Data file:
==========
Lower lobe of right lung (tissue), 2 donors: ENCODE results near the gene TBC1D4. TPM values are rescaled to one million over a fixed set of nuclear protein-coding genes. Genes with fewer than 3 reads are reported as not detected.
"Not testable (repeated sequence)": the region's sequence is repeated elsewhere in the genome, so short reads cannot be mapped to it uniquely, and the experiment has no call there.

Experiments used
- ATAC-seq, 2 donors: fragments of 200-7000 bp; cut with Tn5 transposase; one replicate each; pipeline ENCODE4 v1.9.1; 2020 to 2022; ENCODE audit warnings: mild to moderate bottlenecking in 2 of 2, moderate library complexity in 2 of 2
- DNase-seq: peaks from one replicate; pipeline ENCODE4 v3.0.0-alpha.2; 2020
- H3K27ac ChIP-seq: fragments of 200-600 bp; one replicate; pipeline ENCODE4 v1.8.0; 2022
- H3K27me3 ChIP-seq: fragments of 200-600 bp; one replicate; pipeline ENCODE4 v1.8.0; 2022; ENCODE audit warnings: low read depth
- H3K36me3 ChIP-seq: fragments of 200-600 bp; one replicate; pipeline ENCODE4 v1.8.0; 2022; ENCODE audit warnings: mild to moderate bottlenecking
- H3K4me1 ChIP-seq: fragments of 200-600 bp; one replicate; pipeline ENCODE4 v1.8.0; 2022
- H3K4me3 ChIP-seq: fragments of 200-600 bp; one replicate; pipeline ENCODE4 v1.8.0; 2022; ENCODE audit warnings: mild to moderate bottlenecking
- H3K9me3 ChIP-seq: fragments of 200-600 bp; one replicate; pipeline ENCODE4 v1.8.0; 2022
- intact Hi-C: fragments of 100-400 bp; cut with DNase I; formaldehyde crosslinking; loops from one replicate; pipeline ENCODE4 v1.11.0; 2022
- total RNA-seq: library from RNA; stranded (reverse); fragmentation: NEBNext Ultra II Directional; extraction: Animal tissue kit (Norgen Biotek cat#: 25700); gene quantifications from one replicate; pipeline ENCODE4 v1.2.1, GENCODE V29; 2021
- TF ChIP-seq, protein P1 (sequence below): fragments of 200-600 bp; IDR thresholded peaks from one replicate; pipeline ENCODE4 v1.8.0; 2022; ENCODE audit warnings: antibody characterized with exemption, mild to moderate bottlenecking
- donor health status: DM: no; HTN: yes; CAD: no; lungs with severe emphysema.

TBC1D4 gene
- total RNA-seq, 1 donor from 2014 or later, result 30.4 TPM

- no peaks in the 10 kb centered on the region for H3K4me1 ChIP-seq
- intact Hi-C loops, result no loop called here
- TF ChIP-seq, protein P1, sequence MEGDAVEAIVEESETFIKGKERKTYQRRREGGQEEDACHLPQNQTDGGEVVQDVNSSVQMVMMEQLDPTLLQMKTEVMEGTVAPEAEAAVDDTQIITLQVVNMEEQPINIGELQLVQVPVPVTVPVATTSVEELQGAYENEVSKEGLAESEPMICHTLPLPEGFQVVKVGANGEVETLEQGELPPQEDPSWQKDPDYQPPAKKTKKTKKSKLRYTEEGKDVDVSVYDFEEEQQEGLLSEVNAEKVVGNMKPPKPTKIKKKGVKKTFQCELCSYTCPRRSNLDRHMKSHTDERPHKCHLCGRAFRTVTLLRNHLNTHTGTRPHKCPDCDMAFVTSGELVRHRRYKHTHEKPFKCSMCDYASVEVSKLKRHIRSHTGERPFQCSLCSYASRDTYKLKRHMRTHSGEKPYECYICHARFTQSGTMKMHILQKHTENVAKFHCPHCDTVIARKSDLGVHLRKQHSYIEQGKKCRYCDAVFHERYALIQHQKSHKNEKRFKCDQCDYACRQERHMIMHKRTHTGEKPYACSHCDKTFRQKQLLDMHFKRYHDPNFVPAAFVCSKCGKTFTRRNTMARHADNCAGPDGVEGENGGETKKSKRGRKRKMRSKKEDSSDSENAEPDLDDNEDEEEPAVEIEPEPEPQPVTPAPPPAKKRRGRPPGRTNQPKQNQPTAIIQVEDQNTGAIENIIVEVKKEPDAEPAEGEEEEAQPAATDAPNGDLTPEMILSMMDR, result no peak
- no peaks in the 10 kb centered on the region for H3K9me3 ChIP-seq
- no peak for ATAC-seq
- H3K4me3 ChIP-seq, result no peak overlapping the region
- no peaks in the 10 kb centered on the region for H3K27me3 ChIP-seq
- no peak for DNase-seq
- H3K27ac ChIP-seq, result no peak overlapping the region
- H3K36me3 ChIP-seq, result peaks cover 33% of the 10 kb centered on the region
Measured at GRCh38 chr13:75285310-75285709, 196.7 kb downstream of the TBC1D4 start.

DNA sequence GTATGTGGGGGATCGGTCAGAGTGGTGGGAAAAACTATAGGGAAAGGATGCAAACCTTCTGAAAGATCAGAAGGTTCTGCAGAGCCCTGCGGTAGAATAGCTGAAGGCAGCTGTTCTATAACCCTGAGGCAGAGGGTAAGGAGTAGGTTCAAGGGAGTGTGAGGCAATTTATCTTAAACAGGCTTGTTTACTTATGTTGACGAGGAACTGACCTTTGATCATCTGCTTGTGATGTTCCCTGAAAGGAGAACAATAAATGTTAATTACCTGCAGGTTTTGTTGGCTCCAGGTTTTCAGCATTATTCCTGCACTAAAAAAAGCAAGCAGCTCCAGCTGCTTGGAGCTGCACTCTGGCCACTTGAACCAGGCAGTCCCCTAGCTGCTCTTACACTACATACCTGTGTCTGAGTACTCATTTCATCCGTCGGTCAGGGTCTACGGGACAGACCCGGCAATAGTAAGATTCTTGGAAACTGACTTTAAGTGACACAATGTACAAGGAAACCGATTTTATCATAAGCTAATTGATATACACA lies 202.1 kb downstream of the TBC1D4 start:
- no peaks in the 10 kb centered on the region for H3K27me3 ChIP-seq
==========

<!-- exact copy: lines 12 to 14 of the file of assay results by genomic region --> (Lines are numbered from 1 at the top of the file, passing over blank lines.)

- intact Hi-C: fragments of 100-400 bp; cut with DNase I; formaldehyde crosslinking; loops from one replicate; pipeline ENCODE4 v1.11.0; 2022
- total RNA-seq: library from RNA; stranded (reverse); fragmentation: NEBNext Ultra II Directional; extraction: Animal tissue kit (Norgen Biotek cat#: 25700); gene quantifications from one replicate; pipeline ENCODE4 v1.2.1, GENCODE V29; 2021
- TF ChIP-seq, protein P1 (sequence below): fragments of 200-600 bp; IDR thresholded peaks from one replicate; pipeline ENCODE4 v1.8.0; 2022; ENCODE audit warnings: antibody characterized with exemption, mild to moderate bottlenecking